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EU Elections Unpacked: a close look at the Christian Democrats’ manifesto

In our series of EU elections unpacked briefings, we have examined the future of the Green Deal, the impact of the election on financial services, and delved into the centre-left Socialist manifesto. Here we provide an analysis of the manifesto for the centre-right European People’s Party. Analysis of other parties’ manifestos will follow.

The European People’s Party (EPP) represents the conservative centre-right wing in the European Parliament. It is the largest group in the European Parliament, albeit without an absolute majority, necessitating coalitions with other groups. Currently led by German MEP Manfred Weber, who assumed the presidency in 2022, the party is also home to the incumbent President of the European Commission, Ursula von der Leyen, who is actively seeking a second term.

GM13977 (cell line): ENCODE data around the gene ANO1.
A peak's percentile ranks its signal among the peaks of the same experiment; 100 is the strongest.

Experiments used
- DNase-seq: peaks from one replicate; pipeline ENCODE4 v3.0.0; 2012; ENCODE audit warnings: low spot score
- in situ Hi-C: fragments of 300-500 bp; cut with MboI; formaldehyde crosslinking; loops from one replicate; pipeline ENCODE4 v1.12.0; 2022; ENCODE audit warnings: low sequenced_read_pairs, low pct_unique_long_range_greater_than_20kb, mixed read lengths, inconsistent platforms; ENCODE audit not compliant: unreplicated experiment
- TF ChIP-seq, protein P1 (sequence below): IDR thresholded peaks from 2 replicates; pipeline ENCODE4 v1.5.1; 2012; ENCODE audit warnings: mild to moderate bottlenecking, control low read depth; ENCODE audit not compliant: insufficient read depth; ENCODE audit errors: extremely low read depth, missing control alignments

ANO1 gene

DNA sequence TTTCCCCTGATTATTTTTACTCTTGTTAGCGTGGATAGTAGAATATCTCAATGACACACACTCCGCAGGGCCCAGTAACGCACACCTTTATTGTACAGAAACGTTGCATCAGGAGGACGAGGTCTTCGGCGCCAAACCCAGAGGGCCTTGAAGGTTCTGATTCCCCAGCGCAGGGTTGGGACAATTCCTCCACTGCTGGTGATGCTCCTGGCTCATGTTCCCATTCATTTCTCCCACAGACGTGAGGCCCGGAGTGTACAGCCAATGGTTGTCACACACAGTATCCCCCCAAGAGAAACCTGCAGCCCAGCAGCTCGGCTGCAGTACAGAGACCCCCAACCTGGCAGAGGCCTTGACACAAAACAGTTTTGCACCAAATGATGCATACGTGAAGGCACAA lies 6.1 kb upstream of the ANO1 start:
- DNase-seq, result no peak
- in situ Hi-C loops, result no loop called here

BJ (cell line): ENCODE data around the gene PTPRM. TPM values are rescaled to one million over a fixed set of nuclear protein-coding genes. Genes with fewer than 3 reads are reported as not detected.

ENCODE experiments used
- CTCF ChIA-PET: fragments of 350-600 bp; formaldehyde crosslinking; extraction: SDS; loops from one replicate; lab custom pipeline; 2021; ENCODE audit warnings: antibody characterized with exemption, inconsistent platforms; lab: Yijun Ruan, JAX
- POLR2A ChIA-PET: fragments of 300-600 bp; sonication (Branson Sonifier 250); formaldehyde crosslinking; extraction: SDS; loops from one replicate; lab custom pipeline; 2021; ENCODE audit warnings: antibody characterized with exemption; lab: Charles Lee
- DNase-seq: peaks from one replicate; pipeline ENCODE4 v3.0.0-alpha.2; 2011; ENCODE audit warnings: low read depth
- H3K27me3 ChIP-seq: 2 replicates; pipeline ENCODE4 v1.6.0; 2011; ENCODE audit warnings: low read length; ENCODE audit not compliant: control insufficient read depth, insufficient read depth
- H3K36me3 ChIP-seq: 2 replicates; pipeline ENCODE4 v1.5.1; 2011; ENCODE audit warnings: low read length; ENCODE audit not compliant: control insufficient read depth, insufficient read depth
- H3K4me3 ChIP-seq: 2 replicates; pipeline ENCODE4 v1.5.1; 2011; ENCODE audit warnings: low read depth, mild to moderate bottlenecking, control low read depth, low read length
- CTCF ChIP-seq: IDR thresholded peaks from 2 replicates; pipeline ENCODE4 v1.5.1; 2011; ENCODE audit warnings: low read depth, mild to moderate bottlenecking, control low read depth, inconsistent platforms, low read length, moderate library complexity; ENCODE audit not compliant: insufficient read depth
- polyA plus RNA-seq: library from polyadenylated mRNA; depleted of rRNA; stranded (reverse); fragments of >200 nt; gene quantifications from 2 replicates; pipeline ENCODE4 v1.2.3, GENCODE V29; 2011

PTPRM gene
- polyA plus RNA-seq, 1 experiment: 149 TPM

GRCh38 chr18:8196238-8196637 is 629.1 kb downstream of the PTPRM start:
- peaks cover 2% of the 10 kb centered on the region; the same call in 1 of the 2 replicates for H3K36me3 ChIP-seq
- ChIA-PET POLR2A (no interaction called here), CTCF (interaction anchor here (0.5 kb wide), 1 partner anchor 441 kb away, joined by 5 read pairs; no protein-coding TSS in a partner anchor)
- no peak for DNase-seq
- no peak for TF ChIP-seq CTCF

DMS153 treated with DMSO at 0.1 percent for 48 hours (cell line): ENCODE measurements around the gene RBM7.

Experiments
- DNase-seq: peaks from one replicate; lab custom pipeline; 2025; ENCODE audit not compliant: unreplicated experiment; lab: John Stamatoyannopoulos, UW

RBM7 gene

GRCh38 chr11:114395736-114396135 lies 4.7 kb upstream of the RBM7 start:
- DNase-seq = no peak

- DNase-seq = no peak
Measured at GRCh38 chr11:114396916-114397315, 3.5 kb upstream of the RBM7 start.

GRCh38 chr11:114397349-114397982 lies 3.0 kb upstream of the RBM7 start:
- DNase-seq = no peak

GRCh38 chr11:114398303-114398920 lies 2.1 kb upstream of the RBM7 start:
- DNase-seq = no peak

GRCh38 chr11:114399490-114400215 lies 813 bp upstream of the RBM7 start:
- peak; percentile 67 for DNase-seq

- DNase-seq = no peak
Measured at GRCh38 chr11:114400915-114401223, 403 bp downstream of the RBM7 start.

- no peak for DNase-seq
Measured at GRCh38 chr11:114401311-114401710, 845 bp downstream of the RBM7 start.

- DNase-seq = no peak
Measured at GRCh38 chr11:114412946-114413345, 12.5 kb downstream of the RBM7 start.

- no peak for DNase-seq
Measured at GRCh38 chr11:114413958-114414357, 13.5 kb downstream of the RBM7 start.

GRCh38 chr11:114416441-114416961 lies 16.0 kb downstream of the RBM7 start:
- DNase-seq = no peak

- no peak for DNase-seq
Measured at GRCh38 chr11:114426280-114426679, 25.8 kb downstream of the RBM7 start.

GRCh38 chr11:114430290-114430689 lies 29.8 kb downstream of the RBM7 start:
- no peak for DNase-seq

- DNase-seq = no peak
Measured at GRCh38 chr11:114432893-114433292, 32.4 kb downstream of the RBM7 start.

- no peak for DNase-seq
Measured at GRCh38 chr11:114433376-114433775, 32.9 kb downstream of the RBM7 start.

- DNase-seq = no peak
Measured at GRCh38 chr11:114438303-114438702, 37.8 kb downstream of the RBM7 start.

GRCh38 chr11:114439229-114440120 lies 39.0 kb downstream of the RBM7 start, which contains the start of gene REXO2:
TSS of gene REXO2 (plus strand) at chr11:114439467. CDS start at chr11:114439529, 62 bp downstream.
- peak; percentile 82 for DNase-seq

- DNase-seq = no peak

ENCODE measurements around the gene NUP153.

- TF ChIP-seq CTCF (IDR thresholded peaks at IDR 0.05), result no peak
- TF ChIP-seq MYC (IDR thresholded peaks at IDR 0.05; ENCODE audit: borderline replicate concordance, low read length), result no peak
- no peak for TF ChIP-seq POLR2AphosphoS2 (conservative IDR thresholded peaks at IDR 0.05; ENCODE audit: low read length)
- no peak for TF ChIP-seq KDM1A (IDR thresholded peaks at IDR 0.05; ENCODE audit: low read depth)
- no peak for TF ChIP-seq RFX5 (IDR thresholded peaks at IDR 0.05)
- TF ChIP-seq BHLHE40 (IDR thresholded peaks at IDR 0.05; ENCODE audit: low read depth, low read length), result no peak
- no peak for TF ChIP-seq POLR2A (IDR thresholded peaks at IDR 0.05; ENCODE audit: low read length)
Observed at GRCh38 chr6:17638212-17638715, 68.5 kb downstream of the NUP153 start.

For the 2024 election, the EPP has crafted a detailed manifesto centred on safeguarding the ‘European way of life,’ where freedom and security are key. Emphasising a strong Europe that secures its borders, tackles illegal migration and upholds the rule of law, the EPP also advocates for a competitive Europe that boosts its economy. Additionally, they champion climate and environmental protection as integral to achieving economic prosperity and ensuring food security. Their platform further underscores the necessity of investing in cutting-edge infrastructure, innovation and digital technologies.